The case for semantic analysis of IaC

updated on 30 March 2022

What is semantic analysis and why should you care?

Findings that matter

You've probably come across many terraform security scanners before. Most of them work in a similar way: they iterate over all resources (S3 buckets, EC2 instances, etc), take their properties and compare them with some pre-defined value. Encryption enabled? Yes: good, no: bad. Instance type is on a the whitelist: good, if not: bad.

This is a simple approach and works well when the goal is enforcing compliance with some company policy, however this generates a lot of noise for engineers to deal with and does surprisingly little in improving security.

Let me elaborate on this latter point. The founders of semdiff collectively spent decades as professional pentesters hacking into systems of various companies. What we found is that, when it comes to actually exploitable infrastructure misconfigurations, it almost always comes down to:

  • something being accessible from a network that's not supposed to be
  • something or someone having permissions that they don't supposed to have
  • the previous two points applied transitively (something is accessible from a network that has some permissions to, say, secrets, that in turn grants more permissions, that allows more network access, ... you get the idea)
Bypassing network access control to access an EC2 instance that can start a lambda in a protected VPC.
Bypassing network access control to access an EC2 instance that can start a lambda in a protected VPC.

Furthermore, the root cause rarely is that someone applied an allow-any-any rule or gave Admin permission to some lambda function. Usually it's the result of a complex interplay between counterintuitive rules and policies with surprising behaviors, spread across various systems maintained by different teams.

Despite infrastructure-as-code making all these configurations potentially machine-readable, we see surprisingly little effort in creating automated tools that help you cut through this complexity and understand your infrastructure, instead of doing a very efficient check-box exercise.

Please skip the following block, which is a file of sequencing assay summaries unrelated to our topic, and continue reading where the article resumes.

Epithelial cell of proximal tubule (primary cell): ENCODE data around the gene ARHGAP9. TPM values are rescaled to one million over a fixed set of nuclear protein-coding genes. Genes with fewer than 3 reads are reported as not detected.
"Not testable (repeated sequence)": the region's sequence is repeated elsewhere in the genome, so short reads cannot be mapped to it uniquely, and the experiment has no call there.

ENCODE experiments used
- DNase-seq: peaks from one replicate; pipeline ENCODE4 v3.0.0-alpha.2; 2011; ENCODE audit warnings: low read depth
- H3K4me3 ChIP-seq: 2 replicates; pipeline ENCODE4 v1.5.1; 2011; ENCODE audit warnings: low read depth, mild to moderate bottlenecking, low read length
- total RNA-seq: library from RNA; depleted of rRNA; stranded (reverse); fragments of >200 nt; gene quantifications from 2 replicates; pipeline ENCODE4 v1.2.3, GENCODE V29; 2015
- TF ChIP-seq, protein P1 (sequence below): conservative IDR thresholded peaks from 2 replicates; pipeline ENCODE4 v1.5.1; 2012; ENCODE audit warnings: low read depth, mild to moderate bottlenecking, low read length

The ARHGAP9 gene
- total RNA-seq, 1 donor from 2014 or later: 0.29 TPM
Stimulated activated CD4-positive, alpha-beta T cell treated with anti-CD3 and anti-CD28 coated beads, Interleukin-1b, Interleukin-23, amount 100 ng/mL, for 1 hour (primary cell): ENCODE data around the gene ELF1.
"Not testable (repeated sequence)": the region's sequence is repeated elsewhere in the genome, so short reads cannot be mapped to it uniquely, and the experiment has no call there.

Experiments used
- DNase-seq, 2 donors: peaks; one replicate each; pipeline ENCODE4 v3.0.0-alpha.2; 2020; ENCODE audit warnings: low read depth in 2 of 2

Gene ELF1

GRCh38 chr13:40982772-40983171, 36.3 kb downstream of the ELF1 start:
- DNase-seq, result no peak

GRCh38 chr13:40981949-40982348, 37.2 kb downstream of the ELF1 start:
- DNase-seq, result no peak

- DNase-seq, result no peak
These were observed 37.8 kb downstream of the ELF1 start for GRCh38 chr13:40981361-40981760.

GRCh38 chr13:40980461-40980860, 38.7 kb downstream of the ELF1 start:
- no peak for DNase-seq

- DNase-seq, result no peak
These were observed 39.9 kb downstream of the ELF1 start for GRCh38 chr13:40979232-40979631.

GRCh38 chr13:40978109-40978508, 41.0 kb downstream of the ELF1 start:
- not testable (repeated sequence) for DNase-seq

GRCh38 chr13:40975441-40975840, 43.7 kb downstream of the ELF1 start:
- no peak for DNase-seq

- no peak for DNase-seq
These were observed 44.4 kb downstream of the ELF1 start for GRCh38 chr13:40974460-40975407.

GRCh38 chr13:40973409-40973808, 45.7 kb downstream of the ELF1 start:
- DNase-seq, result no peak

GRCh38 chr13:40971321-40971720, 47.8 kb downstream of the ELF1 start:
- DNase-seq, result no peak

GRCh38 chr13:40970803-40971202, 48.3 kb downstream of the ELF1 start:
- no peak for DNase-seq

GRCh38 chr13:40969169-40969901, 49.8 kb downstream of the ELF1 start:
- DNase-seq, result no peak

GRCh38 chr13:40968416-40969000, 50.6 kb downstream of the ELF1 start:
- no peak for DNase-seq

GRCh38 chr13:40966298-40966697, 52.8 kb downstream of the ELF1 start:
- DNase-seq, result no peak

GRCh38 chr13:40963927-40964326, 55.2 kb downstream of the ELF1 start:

Semdiff is such a tool.

Where we're going we don't need rules

When you make a change to some terraform code, terraform plan will tell you quite accurately what changes you're about to make: create a new security group, attach it to some instances, create a new version of an IAM policy. What it doesn't tell you, what the change means. Will it make the memcached server full of personal data accessible from the internet? Will the load balancers have permissions to read financial data? Will it make the payments page inaccessible by our customers?

When we first started working on semdiff, we spent more time than I'm willing to admit trying to figure out how to make questions like these easy to formalize into rules in some symbolic temporal logic. Turns out that no one likes to write rules, especially not in some exotic, logic-oriented programming language. On the other hand, engineers are extremely diligent in reviewing changes that go to production and are perfectly capable of deciding if the meaning of a change is what they expect or if it represents a security risk - it's just difficult for humans to keep every detail in their head.

Learning from this, we've designed semdiff to be a different kind of security tool. It won't block your PR and won't find countless nit-picky issues that doesn't improve security but you must fix before you can merge. It will simply tell you what your PR means and allows you to catch mistakes before they become security incidents.

We wanted to revoke Alice's permissions but forgot some. Semdiff caught it.
We wanted to revoke Alice's permissions but forgot some. Semdiff caught it.


Semdiff is still in development, but we wanted to show it early so we can collect feedback from the devops community. Would it be useful in your daily work? Is it missing some crucial features? Are we completely stark-raving mad? Tell us, in the chat box on the bottom right corner, or on the contact us page.